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Henry of Flanders

Henry (c. 1174-1216), was the second emperor of the Latin Empire of Constantinople.

He was a younger son of Baldwin V of Hainault (and later as Baldwin VIII count of Flanders), and Margaret, sister of Philip of Alsace, count of Flanders.

Having joined the Fourth Crusade about 1201, he distinguished himself at the siege of Constantinople in 1204 and elsewhere, and soon became prominent among the princes of the new Latin empire of Constantinople. When his elder brother, the emperor Baldwin I, was captured at the Battle of Adrianople in April 1205, Henry was chosen regent of the empire, succeeding to the throne when the news of Baldwin’s death arrived, He was crowned August 20, 1205.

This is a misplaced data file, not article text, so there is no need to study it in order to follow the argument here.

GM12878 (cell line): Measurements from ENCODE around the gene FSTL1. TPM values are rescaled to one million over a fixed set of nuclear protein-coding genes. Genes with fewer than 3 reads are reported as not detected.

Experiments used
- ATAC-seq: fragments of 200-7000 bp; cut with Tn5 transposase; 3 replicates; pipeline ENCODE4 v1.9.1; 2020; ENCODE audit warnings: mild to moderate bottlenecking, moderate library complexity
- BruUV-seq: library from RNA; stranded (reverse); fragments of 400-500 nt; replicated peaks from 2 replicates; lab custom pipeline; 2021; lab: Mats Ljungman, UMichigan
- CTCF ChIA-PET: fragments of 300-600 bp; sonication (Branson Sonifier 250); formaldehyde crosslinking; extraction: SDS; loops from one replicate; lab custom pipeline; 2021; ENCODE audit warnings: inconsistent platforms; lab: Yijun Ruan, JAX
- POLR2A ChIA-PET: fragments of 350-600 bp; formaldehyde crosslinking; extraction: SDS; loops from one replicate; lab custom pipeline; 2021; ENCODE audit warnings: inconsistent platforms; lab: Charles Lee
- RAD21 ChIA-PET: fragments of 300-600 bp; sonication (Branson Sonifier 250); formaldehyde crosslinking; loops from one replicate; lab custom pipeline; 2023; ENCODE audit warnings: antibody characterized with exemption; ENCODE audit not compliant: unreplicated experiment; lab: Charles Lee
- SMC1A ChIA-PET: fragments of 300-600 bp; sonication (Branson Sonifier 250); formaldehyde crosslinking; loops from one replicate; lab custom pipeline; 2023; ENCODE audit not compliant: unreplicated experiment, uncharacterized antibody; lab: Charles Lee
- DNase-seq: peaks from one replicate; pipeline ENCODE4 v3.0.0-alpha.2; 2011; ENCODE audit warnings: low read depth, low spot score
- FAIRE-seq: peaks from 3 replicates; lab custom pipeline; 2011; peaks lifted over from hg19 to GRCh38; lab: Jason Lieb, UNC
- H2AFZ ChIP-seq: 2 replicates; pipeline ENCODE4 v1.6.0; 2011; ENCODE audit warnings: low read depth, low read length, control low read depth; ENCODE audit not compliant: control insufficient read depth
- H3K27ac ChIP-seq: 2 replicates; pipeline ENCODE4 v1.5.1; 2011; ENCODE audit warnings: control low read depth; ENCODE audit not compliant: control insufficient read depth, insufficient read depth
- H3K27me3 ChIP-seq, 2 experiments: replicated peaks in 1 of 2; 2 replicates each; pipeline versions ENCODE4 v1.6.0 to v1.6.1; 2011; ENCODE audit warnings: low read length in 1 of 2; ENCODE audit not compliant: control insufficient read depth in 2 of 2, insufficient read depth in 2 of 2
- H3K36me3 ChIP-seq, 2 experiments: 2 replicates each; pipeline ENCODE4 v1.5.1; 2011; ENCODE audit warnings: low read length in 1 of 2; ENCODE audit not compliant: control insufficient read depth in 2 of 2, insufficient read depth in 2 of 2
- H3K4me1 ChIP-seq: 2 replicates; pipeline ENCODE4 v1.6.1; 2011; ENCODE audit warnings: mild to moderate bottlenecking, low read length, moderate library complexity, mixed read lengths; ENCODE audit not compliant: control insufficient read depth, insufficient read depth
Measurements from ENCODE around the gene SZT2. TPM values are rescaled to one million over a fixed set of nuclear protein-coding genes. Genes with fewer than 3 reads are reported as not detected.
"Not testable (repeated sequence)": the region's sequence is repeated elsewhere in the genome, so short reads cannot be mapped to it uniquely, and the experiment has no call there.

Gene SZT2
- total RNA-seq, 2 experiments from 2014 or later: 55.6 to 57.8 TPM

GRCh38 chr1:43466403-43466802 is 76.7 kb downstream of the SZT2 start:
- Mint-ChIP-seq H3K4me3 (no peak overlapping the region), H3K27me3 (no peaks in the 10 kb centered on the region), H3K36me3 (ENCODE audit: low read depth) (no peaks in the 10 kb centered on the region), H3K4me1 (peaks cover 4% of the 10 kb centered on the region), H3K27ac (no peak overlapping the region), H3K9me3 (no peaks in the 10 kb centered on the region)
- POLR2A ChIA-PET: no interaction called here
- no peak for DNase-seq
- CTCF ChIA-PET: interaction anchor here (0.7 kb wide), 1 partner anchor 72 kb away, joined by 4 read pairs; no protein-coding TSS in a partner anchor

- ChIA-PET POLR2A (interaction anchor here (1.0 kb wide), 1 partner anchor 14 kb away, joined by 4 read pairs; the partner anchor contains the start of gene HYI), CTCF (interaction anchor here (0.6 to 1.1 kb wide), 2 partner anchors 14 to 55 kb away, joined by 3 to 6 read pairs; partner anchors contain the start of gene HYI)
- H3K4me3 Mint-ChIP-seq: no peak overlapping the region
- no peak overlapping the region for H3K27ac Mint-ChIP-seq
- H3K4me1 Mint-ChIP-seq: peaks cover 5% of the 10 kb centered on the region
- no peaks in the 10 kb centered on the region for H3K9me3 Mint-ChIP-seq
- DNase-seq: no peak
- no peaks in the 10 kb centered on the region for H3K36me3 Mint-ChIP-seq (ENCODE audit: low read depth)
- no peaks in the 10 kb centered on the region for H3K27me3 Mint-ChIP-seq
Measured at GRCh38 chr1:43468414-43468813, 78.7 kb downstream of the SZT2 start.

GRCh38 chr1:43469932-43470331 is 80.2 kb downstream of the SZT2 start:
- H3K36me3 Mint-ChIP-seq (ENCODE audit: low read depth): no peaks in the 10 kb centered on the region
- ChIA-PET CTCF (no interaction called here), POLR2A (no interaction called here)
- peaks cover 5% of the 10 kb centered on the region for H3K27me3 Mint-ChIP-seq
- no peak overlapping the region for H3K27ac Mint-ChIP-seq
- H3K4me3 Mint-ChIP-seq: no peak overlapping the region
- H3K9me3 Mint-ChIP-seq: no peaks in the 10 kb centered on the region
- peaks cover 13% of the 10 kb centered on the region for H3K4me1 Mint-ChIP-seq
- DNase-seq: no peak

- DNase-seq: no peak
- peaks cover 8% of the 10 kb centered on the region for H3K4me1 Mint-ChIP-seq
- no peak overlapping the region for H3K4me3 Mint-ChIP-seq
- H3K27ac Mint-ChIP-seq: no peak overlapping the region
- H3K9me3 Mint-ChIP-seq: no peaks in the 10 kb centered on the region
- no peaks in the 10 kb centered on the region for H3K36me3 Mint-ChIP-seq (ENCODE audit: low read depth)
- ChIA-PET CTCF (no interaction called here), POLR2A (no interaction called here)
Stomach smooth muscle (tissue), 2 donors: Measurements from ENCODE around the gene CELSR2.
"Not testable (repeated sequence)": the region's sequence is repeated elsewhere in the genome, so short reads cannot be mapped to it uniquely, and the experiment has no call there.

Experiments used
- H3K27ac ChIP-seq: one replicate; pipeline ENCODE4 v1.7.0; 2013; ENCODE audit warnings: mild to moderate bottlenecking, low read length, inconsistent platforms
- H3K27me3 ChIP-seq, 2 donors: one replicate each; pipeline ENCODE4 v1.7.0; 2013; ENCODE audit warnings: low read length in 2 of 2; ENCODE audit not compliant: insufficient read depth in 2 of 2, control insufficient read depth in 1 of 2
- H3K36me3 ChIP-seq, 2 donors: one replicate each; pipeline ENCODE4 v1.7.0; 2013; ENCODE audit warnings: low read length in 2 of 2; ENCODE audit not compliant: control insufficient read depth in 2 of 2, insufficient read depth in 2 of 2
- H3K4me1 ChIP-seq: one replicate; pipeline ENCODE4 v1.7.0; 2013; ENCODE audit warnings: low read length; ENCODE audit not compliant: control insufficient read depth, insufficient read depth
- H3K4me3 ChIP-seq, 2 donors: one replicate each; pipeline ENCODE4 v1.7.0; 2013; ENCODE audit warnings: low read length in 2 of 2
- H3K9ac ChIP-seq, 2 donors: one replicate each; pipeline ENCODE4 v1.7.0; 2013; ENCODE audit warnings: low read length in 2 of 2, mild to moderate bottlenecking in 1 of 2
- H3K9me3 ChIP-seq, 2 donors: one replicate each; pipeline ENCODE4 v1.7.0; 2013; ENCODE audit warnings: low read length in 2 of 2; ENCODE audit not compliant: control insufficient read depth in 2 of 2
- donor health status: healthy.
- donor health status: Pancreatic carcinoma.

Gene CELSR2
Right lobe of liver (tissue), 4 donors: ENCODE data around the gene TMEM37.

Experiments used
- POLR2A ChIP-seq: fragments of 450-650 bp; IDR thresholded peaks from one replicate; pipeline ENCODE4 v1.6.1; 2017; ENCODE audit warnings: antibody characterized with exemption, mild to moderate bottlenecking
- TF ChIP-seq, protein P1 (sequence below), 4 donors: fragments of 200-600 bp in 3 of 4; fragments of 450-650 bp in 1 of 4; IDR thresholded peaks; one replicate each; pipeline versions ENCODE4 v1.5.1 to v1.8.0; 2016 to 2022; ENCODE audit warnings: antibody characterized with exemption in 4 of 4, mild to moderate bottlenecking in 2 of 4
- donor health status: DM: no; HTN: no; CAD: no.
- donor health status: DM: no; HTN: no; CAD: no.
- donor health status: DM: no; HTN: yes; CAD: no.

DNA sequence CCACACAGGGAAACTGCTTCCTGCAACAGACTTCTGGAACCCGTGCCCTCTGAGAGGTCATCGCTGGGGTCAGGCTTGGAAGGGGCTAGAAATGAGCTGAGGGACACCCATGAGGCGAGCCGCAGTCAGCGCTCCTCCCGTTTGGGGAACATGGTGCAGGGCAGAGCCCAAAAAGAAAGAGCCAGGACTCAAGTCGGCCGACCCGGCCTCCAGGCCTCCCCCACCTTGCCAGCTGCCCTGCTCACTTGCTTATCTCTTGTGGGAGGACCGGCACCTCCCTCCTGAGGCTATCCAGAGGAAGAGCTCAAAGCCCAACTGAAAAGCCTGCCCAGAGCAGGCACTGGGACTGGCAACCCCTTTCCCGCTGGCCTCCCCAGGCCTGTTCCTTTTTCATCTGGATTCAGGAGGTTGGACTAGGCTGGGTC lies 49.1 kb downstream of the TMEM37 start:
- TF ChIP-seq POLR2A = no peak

Henry was a wise ruler, whose reign was largely passed in successful struggles with Kaloyan, Tsar of Bulgaria, and with his rival, Theodore I Lascaris, emperor of Nicaea. Henry appears to have been brave but not cruel, and tolerant but not weak; possessing "the superior courage to oppose, in a superstitious age, the pride and avarice of the clergy." The emperor died, poisoned, it is said, by his Greek wife, on June 11, 1216.

This entry was originally from the 1911 Encyclopedia Britannica.

Preceded by:
Baldwin I
Latin Empire Followed by:
Peter of Courtenay